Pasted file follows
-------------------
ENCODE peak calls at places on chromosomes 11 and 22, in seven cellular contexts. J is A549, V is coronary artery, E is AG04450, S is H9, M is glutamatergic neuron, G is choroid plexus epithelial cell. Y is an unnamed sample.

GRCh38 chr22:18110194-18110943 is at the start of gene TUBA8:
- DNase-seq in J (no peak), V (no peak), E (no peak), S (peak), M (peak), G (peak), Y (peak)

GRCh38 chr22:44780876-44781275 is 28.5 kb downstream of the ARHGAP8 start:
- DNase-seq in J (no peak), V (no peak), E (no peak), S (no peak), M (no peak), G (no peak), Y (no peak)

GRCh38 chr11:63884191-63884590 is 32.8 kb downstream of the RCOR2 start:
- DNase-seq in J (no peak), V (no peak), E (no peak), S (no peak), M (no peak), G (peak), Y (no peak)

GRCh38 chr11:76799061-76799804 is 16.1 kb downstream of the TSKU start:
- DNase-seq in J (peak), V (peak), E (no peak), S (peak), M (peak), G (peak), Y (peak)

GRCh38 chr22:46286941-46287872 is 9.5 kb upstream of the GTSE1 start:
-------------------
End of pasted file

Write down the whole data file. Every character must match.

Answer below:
ENCODE peak calls at places on chromosomes 11 and 22, in seven cellular contexts. J is A549, V is coronary artery, E is AG04450, S is H9, M is glutamatergic neuron, G is choroid plexus epithelial cell. Y is an unnamed sample.

GRCh38 chr22:18110194-18110943 is at the start of gene TUBA8:
- DNase-seq in J (no peak), V (no peak), E (no peak), S (peak), M (peak), G (peak), Y (peak)

GRCh38 chr22:44780876-44781275 is 28.5 kb downstream of the ARHGAP8 start:
- DNase-seq in J (no peak), V (no peak), E (no peak), S (no peak), M (no peak), G (no peak), Y (no peak)

GRCh38 chr11:63884191-63884590 is 32.8 kb downstream of the RCOR2 start:
- DNase-seq in J (no peak), V (no peak), E (no peak), S (no peak), M (no peak), G (peak), Y (no peak)

GRCh38 chr11:76799061-76799804 is 16.1 kb downstream of the TSKU start:
- DNase-seq in J (peak), V (peak), E (no peak), S (peak), M (peak), G (peak), Y (peak)

GRCh38 chr22:46286941-46287872 is 9.5 kb upstream of the GTSE1 start: